Oh my goodness, the financial scandals! I am always reading about them, and they are more frequent than few and far in between.
This month didn’t necessary pinpoint more scandals than usual, but there was definitely no absence of fraud, inaccurate accounting reporting, and banking discrepancies.
- Let’s start with the Libor scandal, which is not new, but is still ongoing.
It has been concluded that several international banks were involved in rigging Libor rates. These rates have a significant effect on a range of derivatives and loans. Simply put, the impact…could be huge.
This calls to mind several questions…
- What are the ramifications (and what will they really result in)?
- How loose are some areas in the financial industry for this to occur (and for such a long period of time)?
- What and how are changes going to be made in response to collusion of this magnitude?
- How does this affect investor trust and confidence in the banking industry?
So far, results have yielded fines and firing of different individuals. Criminal prosecution has been said to be on the horizon for some time, but little has come to fruition on that front. Also, there is speculation concerning the billions of dollars that will be paid out in response to private lawsuits.
As far its effect on the current system, there are different thoughts out there on how it should be handled, ranging from a complete overhaul to gradual changes.
Overall, things still remain to be seen and the fallout is still ongoing. Scandals of this size always baffle me, especially in considering the mindset of white collar criminals. It causes one to consider what the banks (who were involved) are thinking now that this has been uncovered and is widely known. “We need to make some changes,” or “Damn, we were caught” come to mind. Unfortunately, I think it was the latter.
*An interesting addition to these events, is the role chat rooms play in the collusion. Bloomberg terminals played a large part in this, and there is much talk and speculation about banning this form of communication, or how it could possibly be regulated (even though chatting can still commence on other platforms).
- Moving on, I’ll quickly touch on another bank scandal.
Five banks have been found to be colluding and doing business as a cartel. They also utilized chat rooms to manipulate foreign currency markets, and they are a key component in the piecing everything together.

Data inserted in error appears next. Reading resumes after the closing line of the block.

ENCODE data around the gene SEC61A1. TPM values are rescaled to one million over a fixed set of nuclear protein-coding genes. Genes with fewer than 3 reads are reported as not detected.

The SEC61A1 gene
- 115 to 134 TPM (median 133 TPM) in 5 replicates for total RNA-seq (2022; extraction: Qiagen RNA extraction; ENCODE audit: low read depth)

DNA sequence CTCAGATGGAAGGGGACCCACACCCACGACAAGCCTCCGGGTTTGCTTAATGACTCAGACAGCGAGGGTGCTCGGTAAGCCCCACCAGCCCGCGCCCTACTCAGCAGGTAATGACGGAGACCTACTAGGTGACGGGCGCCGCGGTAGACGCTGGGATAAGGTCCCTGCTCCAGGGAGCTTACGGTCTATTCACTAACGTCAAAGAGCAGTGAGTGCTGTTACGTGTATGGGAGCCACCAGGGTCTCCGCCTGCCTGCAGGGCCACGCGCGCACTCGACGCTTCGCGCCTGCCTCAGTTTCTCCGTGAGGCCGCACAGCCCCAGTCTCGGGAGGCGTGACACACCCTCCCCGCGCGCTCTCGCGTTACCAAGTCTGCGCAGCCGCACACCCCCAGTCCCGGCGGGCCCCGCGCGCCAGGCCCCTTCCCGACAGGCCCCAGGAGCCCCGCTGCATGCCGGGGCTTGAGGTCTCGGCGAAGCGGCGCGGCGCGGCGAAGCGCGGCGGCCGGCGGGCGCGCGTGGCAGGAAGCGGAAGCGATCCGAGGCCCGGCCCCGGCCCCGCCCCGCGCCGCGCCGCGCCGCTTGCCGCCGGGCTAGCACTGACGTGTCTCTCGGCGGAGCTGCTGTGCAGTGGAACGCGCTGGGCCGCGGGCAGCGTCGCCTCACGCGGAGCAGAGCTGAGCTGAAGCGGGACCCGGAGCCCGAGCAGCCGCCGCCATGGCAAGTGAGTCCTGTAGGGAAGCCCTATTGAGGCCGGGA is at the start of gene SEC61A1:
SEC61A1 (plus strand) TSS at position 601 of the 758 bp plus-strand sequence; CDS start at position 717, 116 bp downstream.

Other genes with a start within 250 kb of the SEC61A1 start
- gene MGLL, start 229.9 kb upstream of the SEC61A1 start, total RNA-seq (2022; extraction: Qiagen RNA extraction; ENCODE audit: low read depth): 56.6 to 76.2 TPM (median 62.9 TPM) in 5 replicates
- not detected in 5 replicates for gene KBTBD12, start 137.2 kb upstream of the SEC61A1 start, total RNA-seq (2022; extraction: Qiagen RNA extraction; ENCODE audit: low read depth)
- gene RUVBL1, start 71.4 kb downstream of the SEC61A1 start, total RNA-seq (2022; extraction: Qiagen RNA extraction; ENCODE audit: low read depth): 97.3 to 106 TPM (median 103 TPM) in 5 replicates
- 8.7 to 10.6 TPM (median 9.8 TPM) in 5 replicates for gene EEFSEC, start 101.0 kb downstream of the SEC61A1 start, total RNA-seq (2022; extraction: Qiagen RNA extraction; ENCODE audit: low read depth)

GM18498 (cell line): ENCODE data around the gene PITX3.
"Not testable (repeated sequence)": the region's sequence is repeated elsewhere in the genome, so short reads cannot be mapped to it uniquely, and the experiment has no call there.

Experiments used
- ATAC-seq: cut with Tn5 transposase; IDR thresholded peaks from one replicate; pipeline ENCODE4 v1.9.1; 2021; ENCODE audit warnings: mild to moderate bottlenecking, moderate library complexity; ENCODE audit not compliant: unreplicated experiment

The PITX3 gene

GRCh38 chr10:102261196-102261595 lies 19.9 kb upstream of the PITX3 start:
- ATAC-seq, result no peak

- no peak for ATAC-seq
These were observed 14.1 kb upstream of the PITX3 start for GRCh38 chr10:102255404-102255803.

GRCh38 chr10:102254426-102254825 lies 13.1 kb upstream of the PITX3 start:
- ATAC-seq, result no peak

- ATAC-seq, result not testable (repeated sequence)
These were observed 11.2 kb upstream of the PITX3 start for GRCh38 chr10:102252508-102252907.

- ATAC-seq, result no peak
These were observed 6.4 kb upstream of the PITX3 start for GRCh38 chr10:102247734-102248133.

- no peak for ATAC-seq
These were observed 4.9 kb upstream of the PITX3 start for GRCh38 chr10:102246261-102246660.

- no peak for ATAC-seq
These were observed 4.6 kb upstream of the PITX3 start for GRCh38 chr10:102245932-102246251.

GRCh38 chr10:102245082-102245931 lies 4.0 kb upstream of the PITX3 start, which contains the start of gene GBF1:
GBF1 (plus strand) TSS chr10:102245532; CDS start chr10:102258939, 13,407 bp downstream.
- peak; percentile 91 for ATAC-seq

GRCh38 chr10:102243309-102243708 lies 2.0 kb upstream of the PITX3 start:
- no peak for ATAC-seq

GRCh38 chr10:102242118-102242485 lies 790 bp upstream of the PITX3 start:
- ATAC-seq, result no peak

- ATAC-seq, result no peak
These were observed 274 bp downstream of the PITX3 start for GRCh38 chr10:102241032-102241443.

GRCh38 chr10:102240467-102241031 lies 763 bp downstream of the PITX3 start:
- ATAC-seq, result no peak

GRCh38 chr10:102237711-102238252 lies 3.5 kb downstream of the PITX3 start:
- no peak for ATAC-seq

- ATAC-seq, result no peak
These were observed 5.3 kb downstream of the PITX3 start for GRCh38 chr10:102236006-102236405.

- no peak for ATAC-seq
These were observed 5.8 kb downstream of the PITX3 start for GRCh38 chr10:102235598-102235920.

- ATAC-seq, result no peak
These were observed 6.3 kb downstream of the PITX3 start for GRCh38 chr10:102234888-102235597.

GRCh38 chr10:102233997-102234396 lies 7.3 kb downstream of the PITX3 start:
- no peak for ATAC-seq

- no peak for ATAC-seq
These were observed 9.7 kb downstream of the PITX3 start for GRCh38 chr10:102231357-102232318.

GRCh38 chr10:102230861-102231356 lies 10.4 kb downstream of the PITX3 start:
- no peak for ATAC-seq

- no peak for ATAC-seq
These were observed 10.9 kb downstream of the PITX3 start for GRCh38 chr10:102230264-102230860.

How this plays out is still up in the air, but it is hard to forget that a couple of the banks in question are still involved in the Libor scandal. Ouch.
This lends to the idea that banks don’t care for consumers or investors as they should; they care for the almighty dollar (on a future blog I will touch on how banks report reserves in terms of accounting).
- Lastly, a different type of scandal I found interesting is related to the IRS.
An IRS official was recently indicted on 28 counts of mail and wire fraud, falsifying returns, moonlighting as a tax preparer, identity theft, and lastly, perjury. In relation to preparing others’ taxes (and misrepresenting and misreporting), he also ran a business based in consumer goods to fudge his income and refund. In the end, he lied about it under oath. There are several no-no’s there per IRS regulations, but then it is magnified by the falsifications.
As a representative of a government entity, one would hope an official would hold themselves to a higher standard. It calls people to question the character of those in certain positions, and has them wondering who else is trying to get ahead in similar ways.
This “scandals” post is the first of many. I will keep you all up to date on some of the on-goings in the financial world.
– Erica O.